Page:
I don't have any vitriol for it, it's just such a non-event. Like, I guarantee you, tomorrow, I won't even remember I saw it.

Psifonian said...

In rewatching Hardy’s performance, I noted how his lean features and half-scalped noggin made him look like a mangy cur. It’s a brilliantly animalistic performance, one that’s fueled by a deliciously gleeful intensity on Hardy’s part. It’s such a beautifully inspired nomination. The second time around, I giggled a bit the second he showed up, in mid-piss. Everything's an inconvenience to Fitzgerald.

conmanatthemovies.com said...

Suggestions for ALTERNATE BEST SUPPORTING ACTOR 2015

Benicio Del Toro - Sicario
Paul Dano - Love & Mercy
Idris Elba - Beasts Of No Nation
Nicholas Hoult - Mad Max: Fury Road
Michael Shannon - 99 Homes

(Save Jacob Tremblay in Room for LEAD)

Michael Patison said...

Robert: I'm confused. When I shortly discussed the lack of diversity in the nominees, you said you completely disagreed with me, and yet what you ended up saying made it seem like you basically agreed with me on some key points. For sake of reference, here's what was written:


There all of this talk about a lack of diversity in the Academy's choices, and while that's true, including minorities just for the sake of it is stupid. They have to deserve it, just like everybody else. But the Academy done fucked up because, as has been mentioned here time and again, there were at least two: Elba and Del Toro, and they were snubbed horribly in favor of Ruffalo, who is indeed just plain horrific (haven't seen Big Short, so I can't comment there).

@Michael: Disagreed entirely. In a year like this with the worst Best Actor lineup since maybe the 80's and at least six or seven black leading men who would have been better than all five of the nominees combined, the indignity is entirely justified.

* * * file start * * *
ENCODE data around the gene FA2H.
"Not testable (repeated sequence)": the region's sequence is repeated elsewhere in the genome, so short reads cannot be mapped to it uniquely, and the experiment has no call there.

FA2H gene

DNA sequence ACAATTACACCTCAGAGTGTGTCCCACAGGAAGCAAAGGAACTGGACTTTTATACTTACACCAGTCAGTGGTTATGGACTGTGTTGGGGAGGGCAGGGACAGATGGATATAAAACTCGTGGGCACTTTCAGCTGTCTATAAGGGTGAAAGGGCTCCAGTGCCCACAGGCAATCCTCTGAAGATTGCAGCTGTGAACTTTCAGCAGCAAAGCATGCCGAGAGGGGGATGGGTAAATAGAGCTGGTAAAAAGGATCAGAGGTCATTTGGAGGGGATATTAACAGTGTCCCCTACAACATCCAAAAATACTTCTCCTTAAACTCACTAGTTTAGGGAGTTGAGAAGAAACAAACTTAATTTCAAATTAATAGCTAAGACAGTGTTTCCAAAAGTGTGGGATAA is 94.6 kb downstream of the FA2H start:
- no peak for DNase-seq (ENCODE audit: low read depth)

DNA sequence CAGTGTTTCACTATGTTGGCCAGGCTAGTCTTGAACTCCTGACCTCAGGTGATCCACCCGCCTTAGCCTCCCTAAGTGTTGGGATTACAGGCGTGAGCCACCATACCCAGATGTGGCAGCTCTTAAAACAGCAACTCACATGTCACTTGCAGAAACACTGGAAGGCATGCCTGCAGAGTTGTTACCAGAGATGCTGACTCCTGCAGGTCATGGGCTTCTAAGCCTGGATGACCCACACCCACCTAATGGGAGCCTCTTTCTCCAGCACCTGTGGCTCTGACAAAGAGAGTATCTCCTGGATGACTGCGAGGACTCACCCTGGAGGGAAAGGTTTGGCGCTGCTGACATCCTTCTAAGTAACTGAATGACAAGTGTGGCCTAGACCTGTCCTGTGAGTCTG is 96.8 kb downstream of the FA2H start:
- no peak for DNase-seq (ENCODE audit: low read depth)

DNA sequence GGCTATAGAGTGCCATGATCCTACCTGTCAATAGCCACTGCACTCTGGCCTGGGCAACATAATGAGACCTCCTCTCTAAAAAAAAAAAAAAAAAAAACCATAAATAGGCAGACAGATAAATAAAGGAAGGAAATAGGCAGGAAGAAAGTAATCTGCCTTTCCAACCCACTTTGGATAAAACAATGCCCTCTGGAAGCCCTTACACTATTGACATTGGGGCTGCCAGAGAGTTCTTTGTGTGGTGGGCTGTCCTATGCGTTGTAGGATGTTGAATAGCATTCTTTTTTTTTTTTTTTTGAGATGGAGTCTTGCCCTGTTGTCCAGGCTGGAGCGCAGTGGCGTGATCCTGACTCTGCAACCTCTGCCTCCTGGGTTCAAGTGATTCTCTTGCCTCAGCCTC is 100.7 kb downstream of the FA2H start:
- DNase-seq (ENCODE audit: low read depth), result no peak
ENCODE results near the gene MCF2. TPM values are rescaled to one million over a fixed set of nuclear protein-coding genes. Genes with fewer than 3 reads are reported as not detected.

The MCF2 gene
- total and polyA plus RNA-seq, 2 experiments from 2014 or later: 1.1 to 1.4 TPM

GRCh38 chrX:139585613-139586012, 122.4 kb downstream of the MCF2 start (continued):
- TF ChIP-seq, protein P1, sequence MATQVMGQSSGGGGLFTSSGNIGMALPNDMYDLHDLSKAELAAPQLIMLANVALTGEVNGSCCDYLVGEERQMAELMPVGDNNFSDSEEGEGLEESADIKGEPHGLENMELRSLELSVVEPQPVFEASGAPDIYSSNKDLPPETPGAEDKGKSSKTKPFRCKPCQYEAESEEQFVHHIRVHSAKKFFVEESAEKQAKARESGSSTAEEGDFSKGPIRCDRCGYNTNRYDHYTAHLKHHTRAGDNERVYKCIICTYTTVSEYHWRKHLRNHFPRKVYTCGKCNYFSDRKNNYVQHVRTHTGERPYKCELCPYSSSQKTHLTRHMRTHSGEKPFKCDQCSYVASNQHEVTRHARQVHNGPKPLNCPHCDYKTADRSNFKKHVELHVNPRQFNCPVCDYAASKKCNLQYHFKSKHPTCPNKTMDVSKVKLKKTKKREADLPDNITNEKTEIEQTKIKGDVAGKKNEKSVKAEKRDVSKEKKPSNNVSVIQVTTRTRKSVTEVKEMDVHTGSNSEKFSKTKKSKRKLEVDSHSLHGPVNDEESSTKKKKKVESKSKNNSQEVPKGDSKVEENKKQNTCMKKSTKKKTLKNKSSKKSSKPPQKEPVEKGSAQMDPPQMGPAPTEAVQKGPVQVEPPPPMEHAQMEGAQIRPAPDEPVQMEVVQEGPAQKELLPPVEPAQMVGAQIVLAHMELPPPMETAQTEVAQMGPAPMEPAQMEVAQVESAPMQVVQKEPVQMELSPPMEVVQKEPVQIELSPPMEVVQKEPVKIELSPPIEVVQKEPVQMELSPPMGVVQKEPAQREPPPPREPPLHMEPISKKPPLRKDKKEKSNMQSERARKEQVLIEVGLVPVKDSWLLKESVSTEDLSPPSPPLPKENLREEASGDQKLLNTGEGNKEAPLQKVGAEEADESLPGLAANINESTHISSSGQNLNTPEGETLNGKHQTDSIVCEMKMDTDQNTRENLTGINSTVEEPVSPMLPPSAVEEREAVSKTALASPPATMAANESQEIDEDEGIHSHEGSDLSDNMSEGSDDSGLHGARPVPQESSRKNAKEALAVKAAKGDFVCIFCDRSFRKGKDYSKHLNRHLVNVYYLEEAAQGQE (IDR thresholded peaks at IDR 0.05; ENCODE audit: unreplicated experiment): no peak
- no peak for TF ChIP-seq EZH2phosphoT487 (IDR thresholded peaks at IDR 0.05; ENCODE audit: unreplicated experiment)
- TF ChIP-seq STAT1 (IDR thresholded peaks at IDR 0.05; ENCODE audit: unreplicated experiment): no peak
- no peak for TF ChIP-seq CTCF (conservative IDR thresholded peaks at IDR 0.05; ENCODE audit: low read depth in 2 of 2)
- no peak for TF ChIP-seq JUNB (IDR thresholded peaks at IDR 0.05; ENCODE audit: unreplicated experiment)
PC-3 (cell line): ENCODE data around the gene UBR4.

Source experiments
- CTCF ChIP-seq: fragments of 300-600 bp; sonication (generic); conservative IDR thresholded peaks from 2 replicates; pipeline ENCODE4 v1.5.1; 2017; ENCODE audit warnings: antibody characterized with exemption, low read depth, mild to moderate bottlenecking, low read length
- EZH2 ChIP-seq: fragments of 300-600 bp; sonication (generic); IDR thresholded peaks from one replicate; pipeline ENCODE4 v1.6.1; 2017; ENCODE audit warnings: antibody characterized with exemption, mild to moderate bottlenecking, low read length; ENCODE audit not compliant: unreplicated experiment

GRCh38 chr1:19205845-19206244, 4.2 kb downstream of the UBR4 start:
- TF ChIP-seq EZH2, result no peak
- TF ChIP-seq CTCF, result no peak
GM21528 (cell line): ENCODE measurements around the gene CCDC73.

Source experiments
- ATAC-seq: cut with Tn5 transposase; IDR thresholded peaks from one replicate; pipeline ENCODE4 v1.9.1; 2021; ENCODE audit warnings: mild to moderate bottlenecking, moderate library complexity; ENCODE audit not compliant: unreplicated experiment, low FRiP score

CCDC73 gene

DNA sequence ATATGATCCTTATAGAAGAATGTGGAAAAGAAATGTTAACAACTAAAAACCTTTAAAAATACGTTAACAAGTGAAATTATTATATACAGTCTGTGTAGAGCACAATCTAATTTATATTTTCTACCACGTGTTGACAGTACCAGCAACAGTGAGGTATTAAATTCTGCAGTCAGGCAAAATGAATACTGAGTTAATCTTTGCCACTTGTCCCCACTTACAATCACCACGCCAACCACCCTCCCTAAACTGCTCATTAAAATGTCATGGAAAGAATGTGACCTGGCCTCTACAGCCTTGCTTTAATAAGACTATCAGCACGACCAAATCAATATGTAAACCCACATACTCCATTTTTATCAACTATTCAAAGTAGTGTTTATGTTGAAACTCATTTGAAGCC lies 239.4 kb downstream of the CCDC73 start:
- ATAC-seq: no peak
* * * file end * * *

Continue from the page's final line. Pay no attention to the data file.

What I really don't get is how you can so vitriolically oppose what I'm saying and then talk about something completely different. It almost seems like you read none of what I wrote.

Also, I completely disagree with your last assertion. The indignation is NOT justified seems to be solely because of the color of the actors' skin, not necessarily about their performances. Even if the Academy picked the 5 absolute best performances in each category, if all 20 were white, I feel like we'd be hearing the same thing now. It's not about how good they, it's about what they look like and I'm not okay with that.

The problem is the lack of great parts for minorities, who are, more often than not, there to fulfill an equal opportunity employment quota. Your later point about not spending enough campaigning for minority actors doesn't ring true for me. Will Smith failed to get nominated. The only actor for whom I saw more campaigning than him was Redmayne. As far as Michael B. Jordan, sure there was no campaigning, but there was really any for Stallone either as far as I saw. And how is Netflix supposed to campaign?

Michael McCarthy said...

Michael: If I may jump in, there are some points I would like to make about this. Yes, nominations should be based on merit more than diversity. But here's the thing: I don't think anyone was ever disputing that. The #OscarsSoWhite campaign speaks out against the lack of diversity because there were plenty of actors of color who gave much better performances than several of the white actors nominated.

What I'm trying to say is that the reason the campaign is focusing solely on the lack of diversity is that it is a given that more deserving performances from actors of color were snubbed. I can't think of a year in my lifetime where there wasn't at least one performance by an actor of color that deserved to be nominated, and that's not statistically likely to ever change. If all 20 of the nominees were both white and deserving nominees, this would be a different conversation. But that's never been the case.

L Rime said...

Hardy's performance in Mad Max is probably my favorite of the year and I agree with the Louis that it's criminally underrated. Probably because of how much hype Charlize Theron got for her role. Don't get me wrong, she was fantastic, but I actually think Hardy was better. I view that performance very highly. Kind of want Louis to review it in an entire post, but I doubt that's gonna happen.

As for The Revenant, I haven't seen it yet. Not for any reason in particular, except that I've been watching a lot of movies lately. Trying to catch up on everything. I'll get around to it soon.

Brennan said...